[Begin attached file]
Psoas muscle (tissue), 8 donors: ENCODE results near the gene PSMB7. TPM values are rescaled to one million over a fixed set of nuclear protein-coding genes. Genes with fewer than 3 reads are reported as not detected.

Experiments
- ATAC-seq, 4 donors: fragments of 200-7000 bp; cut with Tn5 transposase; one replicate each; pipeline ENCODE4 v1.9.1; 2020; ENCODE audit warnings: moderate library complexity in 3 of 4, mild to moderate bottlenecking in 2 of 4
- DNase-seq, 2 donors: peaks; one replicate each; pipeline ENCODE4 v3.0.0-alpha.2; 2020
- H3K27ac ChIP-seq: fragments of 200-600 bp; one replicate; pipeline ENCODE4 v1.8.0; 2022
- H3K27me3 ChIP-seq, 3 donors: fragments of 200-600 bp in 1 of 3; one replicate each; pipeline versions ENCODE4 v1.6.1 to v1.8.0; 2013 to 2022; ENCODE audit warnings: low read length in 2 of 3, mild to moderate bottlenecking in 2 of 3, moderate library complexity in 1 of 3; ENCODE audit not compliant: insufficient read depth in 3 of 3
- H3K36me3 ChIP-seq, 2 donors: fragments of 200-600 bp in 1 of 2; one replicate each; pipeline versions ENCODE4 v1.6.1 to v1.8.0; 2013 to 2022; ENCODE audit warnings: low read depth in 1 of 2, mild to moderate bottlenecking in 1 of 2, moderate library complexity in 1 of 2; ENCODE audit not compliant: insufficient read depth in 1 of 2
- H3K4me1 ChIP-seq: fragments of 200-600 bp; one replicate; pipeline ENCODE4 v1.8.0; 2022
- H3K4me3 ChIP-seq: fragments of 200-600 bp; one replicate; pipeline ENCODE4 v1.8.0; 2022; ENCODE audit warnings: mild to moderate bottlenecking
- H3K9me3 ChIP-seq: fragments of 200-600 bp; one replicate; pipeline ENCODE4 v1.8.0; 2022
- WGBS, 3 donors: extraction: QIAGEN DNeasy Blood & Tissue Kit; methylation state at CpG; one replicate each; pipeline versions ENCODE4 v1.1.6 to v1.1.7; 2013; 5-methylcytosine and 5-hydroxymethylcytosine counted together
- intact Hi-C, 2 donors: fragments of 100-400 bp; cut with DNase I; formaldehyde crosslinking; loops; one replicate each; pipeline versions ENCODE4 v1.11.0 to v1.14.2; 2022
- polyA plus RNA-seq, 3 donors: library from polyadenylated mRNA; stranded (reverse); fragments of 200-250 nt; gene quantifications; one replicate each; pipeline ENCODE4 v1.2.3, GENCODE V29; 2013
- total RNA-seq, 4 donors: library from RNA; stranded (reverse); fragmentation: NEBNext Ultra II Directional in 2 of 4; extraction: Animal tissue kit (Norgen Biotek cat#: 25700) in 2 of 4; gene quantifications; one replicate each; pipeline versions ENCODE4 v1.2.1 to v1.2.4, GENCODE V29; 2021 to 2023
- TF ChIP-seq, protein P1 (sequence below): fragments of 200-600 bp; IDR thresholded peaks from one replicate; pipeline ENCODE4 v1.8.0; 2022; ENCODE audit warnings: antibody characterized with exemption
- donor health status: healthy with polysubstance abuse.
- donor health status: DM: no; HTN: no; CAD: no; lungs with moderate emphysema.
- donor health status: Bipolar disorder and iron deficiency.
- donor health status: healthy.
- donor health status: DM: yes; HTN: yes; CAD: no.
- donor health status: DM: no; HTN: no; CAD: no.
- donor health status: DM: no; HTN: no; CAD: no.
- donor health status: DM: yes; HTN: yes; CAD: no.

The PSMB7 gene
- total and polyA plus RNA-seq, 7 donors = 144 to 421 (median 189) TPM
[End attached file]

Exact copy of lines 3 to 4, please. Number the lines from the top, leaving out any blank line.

- ATAC-seq, 4 donors: fragments of 200-7000 bp; cut with Tn5 transposase; one replicate each; pipeline ENCODE4 v1.9.1; 2020; ENCODE audit warnings: moderate library complexity in 3 of 4, mild to moderate bottlenecking in 2 of 4
- DNase-seq, 2 donors: peaks; one replicate each; pipeline ENCODE4 v3.0.0-alpha.2; 2020